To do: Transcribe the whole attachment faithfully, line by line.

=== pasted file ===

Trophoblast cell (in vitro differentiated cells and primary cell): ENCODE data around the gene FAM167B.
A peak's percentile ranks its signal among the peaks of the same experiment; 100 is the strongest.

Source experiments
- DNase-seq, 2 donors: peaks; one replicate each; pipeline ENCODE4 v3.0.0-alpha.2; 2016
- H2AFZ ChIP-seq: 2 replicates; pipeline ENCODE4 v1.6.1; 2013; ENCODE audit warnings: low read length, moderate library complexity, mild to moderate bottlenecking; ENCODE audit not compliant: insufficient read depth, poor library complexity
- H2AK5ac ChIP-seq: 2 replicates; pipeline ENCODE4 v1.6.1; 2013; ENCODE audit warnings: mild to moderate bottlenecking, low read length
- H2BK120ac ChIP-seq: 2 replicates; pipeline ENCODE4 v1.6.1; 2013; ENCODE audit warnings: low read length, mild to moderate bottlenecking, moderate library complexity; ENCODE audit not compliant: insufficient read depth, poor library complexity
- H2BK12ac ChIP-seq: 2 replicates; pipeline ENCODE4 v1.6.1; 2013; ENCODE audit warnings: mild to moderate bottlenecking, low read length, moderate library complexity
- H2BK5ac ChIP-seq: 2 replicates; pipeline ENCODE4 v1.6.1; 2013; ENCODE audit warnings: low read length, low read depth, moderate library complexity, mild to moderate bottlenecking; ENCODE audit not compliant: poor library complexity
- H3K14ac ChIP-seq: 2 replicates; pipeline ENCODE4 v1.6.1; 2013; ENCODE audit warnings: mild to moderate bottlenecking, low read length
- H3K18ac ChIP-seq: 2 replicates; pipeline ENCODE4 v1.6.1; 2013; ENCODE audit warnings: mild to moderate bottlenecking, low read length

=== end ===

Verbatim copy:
Trophoblast cell (in vitro differentiated cells and primary cell): ENCODE data around the gene FAM167B.
A peak's percentile ranks its signal among the peaks of the same experiment; 100 is the strongest.

Source experiments
- DNase-seq, 2 donors: peaks; one replicate each; pipeline ENCODE4 v3.0.0-alpha.2; 2016
- H2AFZ ChIP-seq: 2 replicates; pipeline ENCODE4 v1.6.1; 2013; ENCODE audit warnings: low read length, moderate library complexity, mild to moderate bottlenecking; ENCODE audit not compliant: insufficient read depth, poor library complexity
- H2AK5ac ChIP-seq: 2 replicates; pipeline ENCODE4 v1.6.1; 2013; ENCODE audit warnings: mild to moderate bottlenecking, low read length
- H2BK120ac ChIP-seq: 2 replicates; pipeline ENCODE4 v1.6.1; 2013; ENCODE audit warnings: low read length, mild to moderate bottlenecking, moderate library complexity; ENCODE audit not compliant: insufficient read depth, poor library complexity
- H2BK12ac ChIP-seq: 2 replicates; pipeline ENCODE4 v1.6.1; 2013; ENCODE audit warnings: mild to moderate bottlenecking, low read length, moderate library complexity
- H2BK5ac ChIP-seq: 2 replicates; pipeline ENCODE4 v1.6.1; 2013; ENCODE audit warnings: low read length, low read depth, moderate library complexity, mild to moderate bottlenecking; ENCODE audit not compliant: poor library complexity
- H3K14ac ChIP-seq: 2 replicates; pipeline ENCODE4 v1.6.1; 2013; ENCODE audit warnings: mild to moderate bottlenecking, low read length
- H3K18ac ChIP-seq: 2 replicates; pipeline ENCODE4 v1.6.1; 2013; ENCODE audit warnings: mild to moderate bottlenecking, low read length